Story 3: Importance of preparation
Years ago, I had the opportunity to represent the quality of the Japanese company I worked for in a major project. It involved a three-day meeting and factory visits to the plants of a major manufacturer in Japan.
During the meeting, our client expressed curiosity about certain project documents. I had anticipated this and prepared the necessary materials in advance, offering them to the meeting to facilitate progress.
This scenario repeated itself three or four times, leading the quality manager from our client’s team to inquire: "How did you manage to prepare all of these in advance?"
My response was simple yet honest: “" came prepared for this meeting." This answer obviously didn’t fully satisfy him, as he continued to probe further, saying: "But your level of preparation is remarkable. These documents, of which we are the owners, were only recently shared with your company. How did you manage to be so well prepared?"
To avoid further inquiries, I told him: "I learned a Japanese proverb while working with my Japanese colleagues that emphasises the importance of preparation; it stated that 80% of work is in the preparation, with only 20% being the actual execution. Ever since I heard it, I have embraced this philosophy and applied it consistently. I approach every meeting with this mindset, including this three-day meeting."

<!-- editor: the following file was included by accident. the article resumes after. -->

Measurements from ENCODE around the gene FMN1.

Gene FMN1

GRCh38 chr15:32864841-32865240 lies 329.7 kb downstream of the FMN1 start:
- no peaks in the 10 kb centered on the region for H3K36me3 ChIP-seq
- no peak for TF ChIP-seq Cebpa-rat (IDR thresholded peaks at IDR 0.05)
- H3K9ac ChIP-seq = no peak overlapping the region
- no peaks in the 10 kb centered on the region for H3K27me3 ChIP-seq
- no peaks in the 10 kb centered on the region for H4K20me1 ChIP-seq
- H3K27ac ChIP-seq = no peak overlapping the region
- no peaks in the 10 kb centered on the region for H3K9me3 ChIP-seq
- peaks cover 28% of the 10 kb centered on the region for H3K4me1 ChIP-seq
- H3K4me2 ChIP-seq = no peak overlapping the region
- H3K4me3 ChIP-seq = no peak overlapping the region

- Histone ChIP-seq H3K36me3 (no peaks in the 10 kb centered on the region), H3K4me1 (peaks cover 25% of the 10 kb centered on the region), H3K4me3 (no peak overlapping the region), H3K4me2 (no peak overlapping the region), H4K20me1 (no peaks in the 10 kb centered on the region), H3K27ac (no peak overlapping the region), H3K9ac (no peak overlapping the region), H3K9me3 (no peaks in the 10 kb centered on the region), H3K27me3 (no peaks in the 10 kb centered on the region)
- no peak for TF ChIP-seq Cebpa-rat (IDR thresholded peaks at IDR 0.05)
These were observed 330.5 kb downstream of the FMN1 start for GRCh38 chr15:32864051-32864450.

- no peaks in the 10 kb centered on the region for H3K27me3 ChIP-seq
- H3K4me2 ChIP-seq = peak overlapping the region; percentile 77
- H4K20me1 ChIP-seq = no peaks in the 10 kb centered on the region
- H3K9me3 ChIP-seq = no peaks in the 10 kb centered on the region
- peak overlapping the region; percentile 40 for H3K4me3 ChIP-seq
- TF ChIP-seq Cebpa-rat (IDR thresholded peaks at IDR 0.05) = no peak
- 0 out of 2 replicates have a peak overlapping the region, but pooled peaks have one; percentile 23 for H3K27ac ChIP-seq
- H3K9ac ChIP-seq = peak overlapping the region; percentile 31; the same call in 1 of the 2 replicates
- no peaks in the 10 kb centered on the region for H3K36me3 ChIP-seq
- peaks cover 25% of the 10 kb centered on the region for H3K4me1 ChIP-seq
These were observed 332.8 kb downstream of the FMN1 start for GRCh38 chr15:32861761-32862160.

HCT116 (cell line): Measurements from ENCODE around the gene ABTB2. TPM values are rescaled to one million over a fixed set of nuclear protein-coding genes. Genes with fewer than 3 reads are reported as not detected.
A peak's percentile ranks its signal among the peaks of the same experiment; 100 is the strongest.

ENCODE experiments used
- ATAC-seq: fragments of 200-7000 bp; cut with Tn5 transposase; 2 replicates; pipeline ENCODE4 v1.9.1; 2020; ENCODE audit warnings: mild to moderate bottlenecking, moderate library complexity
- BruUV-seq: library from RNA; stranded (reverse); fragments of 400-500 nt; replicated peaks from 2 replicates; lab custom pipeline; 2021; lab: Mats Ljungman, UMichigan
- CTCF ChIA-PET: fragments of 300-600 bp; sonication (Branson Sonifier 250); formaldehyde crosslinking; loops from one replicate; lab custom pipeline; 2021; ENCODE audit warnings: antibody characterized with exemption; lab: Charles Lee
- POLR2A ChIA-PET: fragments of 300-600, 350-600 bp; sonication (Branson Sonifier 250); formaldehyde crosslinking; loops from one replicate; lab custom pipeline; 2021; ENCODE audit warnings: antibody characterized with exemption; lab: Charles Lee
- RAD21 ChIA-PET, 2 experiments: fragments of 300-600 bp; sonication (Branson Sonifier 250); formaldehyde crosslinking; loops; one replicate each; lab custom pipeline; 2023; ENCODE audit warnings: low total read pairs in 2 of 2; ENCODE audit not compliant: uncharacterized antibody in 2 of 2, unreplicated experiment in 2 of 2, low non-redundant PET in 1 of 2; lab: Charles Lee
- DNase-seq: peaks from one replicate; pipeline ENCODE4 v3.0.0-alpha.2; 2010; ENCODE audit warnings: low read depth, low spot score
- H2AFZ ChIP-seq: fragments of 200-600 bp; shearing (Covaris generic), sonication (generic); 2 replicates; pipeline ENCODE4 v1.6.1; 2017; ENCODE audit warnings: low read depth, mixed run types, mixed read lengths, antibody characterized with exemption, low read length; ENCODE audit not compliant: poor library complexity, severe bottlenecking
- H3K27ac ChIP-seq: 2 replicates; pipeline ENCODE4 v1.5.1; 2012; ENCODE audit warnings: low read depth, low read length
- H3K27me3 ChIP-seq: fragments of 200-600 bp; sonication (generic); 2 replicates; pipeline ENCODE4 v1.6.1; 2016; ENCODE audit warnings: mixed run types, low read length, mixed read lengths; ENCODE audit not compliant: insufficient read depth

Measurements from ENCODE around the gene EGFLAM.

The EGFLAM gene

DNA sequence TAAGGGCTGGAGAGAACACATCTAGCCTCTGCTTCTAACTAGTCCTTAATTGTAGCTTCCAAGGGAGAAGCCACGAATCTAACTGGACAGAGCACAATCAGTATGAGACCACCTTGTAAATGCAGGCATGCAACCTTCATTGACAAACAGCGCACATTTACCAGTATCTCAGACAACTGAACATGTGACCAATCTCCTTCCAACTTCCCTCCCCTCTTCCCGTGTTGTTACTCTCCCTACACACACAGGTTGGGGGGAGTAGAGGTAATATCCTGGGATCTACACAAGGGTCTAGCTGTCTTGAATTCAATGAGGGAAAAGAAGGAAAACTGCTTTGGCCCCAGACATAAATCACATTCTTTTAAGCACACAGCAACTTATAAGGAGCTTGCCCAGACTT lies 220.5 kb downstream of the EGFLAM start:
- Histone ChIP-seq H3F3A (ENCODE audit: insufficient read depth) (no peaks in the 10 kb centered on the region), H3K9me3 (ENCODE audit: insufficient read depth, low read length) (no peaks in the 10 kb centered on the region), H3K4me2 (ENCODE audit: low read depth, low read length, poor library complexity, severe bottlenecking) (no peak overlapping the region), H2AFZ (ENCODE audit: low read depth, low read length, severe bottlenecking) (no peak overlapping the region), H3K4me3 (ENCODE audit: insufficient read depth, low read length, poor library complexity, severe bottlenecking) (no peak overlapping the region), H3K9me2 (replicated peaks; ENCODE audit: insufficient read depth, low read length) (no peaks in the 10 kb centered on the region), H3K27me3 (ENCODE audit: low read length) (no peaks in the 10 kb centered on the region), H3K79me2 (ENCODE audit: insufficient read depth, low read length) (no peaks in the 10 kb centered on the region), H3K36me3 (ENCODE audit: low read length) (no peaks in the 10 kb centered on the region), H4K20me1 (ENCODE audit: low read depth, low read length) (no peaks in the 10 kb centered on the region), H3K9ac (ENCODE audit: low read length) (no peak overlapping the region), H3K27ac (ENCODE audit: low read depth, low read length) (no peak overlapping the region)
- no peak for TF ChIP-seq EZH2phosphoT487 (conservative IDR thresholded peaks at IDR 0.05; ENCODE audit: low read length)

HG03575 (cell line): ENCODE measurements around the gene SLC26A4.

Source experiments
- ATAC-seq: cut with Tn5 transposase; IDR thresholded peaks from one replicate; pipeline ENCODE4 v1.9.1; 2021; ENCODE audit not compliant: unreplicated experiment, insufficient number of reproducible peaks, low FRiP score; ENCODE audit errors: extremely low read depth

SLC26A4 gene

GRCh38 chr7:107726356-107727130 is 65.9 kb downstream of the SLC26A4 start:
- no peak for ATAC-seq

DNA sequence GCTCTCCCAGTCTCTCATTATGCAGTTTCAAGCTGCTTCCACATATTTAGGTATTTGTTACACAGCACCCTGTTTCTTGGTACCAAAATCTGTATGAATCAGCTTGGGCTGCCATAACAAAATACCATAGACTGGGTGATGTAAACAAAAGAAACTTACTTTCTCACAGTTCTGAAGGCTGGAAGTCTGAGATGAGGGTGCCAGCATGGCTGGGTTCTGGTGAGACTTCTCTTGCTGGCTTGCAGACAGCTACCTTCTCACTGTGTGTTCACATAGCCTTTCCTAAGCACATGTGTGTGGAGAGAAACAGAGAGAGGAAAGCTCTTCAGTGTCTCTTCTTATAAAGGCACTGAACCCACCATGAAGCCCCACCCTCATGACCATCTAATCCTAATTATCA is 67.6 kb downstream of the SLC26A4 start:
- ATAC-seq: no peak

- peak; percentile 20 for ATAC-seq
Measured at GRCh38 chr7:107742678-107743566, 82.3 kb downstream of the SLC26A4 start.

My explanation obviously resonated with him, as he began involving me more in the running of the meeting from that point on.
After returning to his own country, he requested that my company assign me responsibility for the quality coordination of larger orders, not only in Japan, but also in the Far East, Middle East, and EU regions.
This sudden expansion in our scope of work increased our workload and boosted our income substantially.
In summary, I continued working on the project for the subsequent phases, collaborating fully with the client. We successfully managed the equipment for the extension of the project in harmony and trust. Working together, we managed to avoid further potential nonconformities after phase one. As a result, the equipment for the project was released to the site for installation without a single nonconformity.
Our stories about quality and non-quality and customer complaints continue in Part 2 of this series.